By Jo Meredith, Director of Tutoring Plus

Recently, I have been reflecting on the barriers to learning that I have experienced myself and what kind of environment or learning conditions suit me best. After almost 40 years in education, this prompted me to do a deep dive into the barriers to learning for the many children and young people that I have worked with over the years.

We are aware of the cliché that ‘behaviour is a form of communication,’ which is true, but it is more complex than that. We all exhibit a variety of behaviours at different times and in different circumstances. We then interpret others’ behaviours based on our own experiences – cultural, social, societal, etc. – which is also complex.

My experiences have led me to the conclusion (and it is not rocket science!) that all forms of communication are greatly improved if supportive relationships are built. We all want to be loved and need to be able to trust others.

Humans are social animals and need strong, supportive, and loving relationships to thrive. This got me thinking about those children and young people that we work with that have experienced trauma in their lives, and how we can moderate our approach to show integrity and authenticity in all our interactions. It is always helpful to know that anyone we interact with could have suffered trauma in their lives and to ensure that we build relationships through a trauma-informed lens. This means firstly being sensitive to the impact of trauma on others and yourself, and secondly, understanding this and using strategies to support yourself and others in regulating emotions during times of stress.

This enables us to understand that trauma is widespread. Many of us have a trauma story or narrative in our lives and as mentioned before, these experiences will affect how we perceive the world. Once we understand this, it allows us to think differently about how we interact with the people around us.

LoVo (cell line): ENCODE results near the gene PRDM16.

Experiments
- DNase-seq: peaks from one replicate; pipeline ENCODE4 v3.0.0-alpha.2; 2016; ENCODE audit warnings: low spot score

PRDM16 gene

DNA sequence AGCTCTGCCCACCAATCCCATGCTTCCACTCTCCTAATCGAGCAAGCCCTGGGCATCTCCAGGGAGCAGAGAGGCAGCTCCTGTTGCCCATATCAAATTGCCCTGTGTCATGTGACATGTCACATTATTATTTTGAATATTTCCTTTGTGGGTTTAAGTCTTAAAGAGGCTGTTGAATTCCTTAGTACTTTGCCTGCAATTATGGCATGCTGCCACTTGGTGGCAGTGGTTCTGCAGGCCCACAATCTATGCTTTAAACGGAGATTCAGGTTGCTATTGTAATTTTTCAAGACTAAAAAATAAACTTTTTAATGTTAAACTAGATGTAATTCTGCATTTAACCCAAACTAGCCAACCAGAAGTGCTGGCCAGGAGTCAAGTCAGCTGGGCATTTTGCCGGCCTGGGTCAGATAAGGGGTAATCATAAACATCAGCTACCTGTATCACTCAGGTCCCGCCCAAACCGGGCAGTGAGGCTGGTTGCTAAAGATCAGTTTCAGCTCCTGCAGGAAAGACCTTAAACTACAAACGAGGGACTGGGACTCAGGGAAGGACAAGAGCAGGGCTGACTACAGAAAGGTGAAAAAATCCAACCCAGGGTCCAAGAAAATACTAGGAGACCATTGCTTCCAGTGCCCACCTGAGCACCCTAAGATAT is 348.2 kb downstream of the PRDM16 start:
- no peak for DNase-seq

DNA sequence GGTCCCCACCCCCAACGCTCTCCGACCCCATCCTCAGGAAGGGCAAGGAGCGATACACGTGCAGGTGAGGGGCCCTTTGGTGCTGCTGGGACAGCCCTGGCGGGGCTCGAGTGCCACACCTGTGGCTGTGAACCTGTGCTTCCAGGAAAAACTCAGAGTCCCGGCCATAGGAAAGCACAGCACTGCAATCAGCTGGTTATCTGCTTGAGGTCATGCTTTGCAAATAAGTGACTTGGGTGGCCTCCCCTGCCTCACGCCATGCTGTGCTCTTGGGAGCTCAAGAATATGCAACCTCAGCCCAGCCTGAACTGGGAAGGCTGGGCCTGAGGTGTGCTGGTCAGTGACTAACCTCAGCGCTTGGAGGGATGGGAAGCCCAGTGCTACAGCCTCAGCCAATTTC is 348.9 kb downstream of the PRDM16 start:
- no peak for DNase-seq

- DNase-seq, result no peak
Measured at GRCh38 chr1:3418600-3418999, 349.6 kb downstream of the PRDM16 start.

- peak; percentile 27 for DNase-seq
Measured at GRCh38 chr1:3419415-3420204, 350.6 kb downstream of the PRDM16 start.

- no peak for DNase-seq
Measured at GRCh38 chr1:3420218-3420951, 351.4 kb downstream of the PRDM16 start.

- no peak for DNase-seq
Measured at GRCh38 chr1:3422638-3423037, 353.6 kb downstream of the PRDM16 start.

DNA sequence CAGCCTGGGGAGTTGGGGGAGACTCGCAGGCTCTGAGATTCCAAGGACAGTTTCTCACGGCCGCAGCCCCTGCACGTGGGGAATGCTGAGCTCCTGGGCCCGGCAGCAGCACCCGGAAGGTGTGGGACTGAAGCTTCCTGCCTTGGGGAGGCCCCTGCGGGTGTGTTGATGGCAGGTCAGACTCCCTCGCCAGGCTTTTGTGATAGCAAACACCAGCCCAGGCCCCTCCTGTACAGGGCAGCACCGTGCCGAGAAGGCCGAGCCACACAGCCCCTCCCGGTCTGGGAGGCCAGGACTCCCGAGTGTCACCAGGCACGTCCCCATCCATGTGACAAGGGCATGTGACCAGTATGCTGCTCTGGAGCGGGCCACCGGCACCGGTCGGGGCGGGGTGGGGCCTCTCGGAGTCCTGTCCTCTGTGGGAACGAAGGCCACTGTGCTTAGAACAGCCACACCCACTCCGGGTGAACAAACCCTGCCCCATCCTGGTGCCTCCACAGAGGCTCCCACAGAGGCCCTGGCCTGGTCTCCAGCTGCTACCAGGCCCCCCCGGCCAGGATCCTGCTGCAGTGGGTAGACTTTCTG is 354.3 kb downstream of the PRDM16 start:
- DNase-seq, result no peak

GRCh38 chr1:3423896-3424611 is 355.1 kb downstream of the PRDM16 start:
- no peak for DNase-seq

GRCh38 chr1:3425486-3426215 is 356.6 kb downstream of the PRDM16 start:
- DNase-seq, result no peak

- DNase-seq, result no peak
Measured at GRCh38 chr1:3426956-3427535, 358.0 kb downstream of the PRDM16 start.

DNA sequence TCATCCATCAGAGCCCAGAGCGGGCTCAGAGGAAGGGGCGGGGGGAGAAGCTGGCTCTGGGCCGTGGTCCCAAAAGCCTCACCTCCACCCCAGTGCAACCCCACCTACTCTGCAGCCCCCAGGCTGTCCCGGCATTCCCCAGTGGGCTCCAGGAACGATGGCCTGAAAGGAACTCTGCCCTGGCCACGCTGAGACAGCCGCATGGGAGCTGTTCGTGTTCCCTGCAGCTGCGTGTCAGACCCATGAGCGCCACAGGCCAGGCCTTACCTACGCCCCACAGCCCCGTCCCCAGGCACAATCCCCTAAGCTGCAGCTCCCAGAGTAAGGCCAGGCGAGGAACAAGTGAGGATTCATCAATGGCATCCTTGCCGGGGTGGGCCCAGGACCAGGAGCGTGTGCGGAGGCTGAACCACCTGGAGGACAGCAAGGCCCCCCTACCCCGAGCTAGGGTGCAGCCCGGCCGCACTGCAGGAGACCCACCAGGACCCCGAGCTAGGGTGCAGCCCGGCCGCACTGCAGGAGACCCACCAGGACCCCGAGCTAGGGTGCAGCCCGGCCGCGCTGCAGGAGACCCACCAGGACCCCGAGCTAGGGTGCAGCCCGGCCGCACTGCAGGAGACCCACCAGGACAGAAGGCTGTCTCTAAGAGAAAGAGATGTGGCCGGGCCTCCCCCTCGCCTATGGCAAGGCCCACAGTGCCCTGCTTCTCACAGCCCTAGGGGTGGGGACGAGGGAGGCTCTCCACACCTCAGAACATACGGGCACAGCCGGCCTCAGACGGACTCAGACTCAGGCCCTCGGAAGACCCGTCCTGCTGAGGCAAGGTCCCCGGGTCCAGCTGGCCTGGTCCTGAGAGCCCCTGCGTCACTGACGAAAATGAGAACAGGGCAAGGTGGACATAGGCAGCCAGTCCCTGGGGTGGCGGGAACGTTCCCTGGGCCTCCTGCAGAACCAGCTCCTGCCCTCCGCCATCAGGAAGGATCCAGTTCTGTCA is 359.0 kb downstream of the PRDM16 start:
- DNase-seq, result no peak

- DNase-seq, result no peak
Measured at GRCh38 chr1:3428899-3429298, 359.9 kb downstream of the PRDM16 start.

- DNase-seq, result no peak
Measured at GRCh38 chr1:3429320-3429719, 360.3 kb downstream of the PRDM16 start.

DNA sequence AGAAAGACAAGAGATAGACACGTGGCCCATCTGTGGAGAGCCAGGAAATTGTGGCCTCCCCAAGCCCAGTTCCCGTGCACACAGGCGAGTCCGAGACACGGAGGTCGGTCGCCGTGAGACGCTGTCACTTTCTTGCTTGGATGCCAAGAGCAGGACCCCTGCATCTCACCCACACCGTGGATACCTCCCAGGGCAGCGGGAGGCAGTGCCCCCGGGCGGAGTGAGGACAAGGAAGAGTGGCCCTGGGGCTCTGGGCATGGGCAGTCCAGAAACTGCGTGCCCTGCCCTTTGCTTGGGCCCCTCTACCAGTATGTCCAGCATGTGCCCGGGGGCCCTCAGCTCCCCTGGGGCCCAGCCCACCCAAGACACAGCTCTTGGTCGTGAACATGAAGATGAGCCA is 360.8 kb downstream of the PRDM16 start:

With this in mind, here are my top three tips for developing supportive relationships with young people that you may be working with:

  1. Express care

Use language and physical cues that show genuine and authentic care. For example, active listening and empathy.

  1. Share power

Be clear that the tutor-tutee relationship is equal. Show the young person you’re working with that what they are saying is equally important and that the power dynamic is equitable, showing them that they’re valued.

  1. Provide choice and opportunities to take control

Provide the young person with options during your sessions. Pose questions such as: “Would you like to start with X or Y task?”, “What do you need to look at next time?” and open statements such as “It’s now your turn to show me what you understand about…”


If these aspects are part of a learning relationship, children and young people can feel valued, seen and heard. And remember, consistency is key.

As it’s  Place2Be’s Children’s Mental Health Week 2023 this week (6-12 February), I’ll be hosting a special webinar for @TheTutorTrust to delve more into the topic of building strong relationships with the young people you’re working with to guarantee success in the classroom. You can sign up here, via our Thinqi platform.